For our younger readers: ever look at stuff made after about 1973 and wonder why you can find sunroofs, T-tops, targa tops and the like, but nobody outside of the biggest Buicks, Oldsmobiles and Cadillacs were really doing droptops, or why they disappeared altogether between 1976 and the early 1980s? Add it up to the fun that the National Highway Traffic Safety Administration was supposed to be bringing to an already souring party: after seeing what had happened with fuel economy, bumpers and horsepower levels, the Big Four (remember, AMC was still a thing back then) collectively went Code Brown and started sealing up the tops. The 1976 Cadillac Eldorado was supposed to be the final farewell for open-topped motoring, but after that, the OEMs expected the Feds to outlaw full-scale droptops for being too unsafe for the general population.
Enter The Griffith Company. Jack Griffith is the guy who shoved a Ford small-block into a TVR Griffith back in the day and towards the end of the 1970s, he was about sick of the lack of open-air motoring. So, he got to work with his handy-dandy cutting tools and created two products that seemed perfectly timed for the market: the AMC Concord Sundancer and the Toyota Celica Sunchaser.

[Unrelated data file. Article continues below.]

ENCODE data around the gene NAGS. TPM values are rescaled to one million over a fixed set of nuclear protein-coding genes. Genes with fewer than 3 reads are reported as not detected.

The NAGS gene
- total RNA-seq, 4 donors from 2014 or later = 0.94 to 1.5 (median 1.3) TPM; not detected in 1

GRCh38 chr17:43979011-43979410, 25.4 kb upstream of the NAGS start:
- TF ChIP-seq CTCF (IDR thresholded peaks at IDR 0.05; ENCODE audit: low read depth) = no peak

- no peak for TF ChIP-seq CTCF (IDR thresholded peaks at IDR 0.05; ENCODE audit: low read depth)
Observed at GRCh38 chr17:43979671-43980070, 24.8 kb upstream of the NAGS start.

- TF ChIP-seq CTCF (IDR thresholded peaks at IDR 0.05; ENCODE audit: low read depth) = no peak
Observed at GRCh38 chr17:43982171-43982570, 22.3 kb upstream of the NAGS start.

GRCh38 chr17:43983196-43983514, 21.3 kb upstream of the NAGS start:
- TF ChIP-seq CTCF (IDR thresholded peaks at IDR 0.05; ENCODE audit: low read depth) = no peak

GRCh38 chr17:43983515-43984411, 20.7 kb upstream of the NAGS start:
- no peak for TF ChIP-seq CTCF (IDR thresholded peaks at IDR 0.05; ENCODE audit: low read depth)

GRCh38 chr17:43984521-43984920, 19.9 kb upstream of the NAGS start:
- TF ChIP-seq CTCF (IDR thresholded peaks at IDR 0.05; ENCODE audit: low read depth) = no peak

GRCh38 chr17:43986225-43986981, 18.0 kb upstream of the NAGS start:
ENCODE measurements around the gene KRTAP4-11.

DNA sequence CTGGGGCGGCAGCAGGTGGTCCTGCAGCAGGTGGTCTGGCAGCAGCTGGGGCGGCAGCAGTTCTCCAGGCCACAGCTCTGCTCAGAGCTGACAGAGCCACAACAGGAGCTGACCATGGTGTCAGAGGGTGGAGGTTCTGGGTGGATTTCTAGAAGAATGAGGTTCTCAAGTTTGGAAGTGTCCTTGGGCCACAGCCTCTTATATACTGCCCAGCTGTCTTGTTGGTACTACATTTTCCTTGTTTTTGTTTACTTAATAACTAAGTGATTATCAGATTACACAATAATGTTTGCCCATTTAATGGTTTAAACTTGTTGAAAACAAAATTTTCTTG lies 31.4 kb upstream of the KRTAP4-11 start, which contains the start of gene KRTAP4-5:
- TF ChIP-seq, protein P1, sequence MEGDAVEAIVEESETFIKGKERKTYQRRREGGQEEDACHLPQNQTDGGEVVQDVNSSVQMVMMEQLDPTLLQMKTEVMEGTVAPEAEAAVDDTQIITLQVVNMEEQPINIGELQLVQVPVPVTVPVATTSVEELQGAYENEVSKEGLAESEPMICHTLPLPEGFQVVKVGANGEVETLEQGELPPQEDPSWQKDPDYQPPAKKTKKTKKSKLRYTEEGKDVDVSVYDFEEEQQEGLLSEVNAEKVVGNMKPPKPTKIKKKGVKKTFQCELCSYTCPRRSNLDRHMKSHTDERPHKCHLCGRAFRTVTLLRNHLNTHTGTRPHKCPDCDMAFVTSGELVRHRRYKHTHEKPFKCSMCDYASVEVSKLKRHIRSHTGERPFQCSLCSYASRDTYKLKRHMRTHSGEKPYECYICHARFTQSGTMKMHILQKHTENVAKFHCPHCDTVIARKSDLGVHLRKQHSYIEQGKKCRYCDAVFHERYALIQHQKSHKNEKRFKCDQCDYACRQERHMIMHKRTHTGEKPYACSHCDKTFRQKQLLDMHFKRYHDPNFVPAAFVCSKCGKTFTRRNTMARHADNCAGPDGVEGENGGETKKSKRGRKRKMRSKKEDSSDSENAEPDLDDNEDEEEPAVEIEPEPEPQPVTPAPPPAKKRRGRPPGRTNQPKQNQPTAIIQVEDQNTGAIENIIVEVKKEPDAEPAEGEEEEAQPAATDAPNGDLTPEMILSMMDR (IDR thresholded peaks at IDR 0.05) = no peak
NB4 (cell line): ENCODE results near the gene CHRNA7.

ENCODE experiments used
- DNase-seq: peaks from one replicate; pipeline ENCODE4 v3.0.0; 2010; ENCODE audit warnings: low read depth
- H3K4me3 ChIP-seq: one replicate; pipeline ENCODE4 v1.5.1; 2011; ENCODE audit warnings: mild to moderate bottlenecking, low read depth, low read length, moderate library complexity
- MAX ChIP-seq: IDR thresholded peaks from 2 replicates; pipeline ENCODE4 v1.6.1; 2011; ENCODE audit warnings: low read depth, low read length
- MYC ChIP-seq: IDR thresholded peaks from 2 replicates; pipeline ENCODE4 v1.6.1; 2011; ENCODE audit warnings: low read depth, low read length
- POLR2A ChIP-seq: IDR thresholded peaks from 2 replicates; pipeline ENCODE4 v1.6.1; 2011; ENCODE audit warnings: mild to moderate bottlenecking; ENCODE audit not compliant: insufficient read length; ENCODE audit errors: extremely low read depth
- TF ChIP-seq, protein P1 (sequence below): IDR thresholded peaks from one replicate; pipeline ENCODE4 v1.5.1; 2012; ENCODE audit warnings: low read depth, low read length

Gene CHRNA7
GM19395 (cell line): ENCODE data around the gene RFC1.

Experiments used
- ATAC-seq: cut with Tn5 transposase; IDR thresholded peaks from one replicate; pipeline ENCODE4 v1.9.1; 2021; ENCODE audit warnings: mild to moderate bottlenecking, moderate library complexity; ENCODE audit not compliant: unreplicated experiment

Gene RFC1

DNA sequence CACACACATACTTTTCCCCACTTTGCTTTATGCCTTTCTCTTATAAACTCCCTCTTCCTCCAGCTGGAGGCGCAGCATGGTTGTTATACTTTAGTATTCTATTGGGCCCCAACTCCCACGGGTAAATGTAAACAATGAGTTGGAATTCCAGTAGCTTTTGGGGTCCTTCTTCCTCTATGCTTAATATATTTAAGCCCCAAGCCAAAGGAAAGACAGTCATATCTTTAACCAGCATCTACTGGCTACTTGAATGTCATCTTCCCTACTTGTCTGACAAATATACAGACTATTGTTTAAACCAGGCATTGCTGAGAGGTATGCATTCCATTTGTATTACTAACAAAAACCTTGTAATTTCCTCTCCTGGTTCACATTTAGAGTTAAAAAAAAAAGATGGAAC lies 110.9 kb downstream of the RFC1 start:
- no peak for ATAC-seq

In both cars, the build was just about the same: at the B-pillar, a rollover protection bar was built into the car and and the roofline was modified into a targa plus a convertible section after the rollover bar. The end result looked sporty enough with everything lowered and open-air motoring could exist just fine.
Rough Start? Hardly. $3,700 will bag this beauty of a 1980 Toyota Celica GT. Rear-drive, pretty solid and sporting well-worn American Racing Vector wheels, we’d be all over this thing. Summer only lasts so long, you might as well enjoy it!